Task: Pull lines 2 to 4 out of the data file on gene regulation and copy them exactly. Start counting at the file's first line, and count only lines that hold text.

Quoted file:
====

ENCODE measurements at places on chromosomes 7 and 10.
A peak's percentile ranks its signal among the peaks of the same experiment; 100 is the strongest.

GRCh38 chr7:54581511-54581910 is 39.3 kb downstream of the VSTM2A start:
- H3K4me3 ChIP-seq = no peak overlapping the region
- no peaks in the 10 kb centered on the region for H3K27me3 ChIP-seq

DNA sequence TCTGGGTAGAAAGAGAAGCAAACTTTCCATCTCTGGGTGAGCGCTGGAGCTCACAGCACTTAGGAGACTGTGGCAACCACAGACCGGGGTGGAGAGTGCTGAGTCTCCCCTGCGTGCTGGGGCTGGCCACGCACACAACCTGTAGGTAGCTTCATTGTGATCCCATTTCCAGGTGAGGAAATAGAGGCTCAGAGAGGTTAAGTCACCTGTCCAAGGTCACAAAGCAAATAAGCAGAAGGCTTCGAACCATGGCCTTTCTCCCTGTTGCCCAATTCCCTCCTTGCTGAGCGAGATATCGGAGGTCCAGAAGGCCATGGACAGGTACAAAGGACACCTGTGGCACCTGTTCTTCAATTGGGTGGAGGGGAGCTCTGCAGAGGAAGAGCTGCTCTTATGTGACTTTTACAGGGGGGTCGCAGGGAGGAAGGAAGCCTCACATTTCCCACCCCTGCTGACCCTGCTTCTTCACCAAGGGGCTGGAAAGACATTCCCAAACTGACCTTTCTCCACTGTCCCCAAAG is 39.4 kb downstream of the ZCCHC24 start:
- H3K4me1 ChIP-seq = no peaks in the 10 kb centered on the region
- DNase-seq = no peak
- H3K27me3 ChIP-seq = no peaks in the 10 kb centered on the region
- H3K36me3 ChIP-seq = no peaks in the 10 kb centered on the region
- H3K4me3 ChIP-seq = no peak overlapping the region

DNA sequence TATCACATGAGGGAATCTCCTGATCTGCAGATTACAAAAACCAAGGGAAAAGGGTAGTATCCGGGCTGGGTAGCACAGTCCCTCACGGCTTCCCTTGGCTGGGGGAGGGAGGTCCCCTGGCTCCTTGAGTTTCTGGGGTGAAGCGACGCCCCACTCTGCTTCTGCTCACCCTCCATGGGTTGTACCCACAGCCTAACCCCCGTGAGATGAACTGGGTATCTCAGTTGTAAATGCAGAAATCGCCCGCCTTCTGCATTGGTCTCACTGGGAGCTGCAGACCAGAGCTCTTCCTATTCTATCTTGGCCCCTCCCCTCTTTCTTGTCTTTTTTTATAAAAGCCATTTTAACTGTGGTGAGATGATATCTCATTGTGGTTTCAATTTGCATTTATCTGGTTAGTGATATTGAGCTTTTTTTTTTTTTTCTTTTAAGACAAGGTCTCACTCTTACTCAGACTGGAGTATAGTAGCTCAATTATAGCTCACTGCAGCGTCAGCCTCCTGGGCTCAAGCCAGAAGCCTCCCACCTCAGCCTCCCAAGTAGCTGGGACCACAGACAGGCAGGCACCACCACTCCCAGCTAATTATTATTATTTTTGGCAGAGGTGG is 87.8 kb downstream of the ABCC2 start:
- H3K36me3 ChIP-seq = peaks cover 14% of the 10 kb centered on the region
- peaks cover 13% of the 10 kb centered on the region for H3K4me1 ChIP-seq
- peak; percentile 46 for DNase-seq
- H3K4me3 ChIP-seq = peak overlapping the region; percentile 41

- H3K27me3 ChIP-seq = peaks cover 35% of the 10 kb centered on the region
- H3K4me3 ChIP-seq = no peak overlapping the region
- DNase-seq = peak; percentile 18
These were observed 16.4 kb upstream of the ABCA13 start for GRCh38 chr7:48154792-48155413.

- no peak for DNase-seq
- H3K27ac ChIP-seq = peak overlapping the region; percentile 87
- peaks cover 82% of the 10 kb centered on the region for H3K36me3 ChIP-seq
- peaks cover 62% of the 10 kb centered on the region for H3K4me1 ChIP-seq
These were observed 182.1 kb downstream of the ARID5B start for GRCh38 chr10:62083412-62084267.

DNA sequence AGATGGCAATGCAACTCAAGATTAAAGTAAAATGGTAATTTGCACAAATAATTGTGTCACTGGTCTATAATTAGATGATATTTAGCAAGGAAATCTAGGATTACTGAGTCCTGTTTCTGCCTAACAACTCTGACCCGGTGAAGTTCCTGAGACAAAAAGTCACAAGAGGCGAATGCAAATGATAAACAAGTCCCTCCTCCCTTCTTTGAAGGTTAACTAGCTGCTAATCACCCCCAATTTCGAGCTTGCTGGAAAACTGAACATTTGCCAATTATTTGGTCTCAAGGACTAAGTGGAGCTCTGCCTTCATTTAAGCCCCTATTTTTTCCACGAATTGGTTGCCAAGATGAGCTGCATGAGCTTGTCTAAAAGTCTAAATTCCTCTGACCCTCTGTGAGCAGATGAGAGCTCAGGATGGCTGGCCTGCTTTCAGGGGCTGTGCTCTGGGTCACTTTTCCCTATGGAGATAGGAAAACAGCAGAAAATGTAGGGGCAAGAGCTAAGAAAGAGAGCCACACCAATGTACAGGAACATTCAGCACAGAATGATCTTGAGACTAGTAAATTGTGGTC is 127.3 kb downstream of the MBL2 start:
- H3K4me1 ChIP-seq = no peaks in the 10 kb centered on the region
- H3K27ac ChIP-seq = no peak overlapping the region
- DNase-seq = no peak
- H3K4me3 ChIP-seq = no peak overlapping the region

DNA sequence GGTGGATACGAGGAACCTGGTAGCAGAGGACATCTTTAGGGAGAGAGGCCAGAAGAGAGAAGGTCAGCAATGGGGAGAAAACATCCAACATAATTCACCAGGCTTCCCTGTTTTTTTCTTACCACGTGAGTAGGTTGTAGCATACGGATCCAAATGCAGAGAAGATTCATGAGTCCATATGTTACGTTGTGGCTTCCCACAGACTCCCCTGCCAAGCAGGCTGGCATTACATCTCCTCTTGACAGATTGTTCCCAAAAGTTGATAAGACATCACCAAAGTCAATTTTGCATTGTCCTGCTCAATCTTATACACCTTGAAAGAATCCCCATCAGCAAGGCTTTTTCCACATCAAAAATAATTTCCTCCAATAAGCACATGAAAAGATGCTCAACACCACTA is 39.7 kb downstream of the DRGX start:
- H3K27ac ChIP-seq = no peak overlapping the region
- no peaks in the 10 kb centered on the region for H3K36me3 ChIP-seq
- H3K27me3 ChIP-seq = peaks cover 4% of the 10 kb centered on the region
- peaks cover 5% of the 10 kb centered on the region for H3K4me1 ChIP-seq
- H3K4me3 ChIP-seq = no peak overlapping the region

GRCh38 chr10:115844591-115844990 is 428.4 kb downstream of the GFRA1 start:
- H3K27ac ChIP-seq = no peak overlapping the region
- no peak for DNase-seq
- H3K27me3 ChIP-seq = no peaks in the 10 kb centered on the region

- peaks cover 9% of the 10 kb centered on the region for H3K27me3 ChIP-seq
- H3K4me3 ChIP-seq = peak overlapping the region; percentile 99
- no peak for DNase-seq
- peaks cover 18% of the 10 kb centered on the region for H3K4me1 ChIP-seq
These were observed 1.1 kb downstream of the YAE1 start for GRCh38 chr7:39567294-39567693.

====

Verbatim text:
A peak's percentile ranks its signal among the peaks of the same experiment; 100 is the strongest.

GRCh38 chr7:54581511-54581910 is 39.3 kb downstream of the VSTM2A start:
- H3K4me3 ChIP-seq = no peak overlapping the region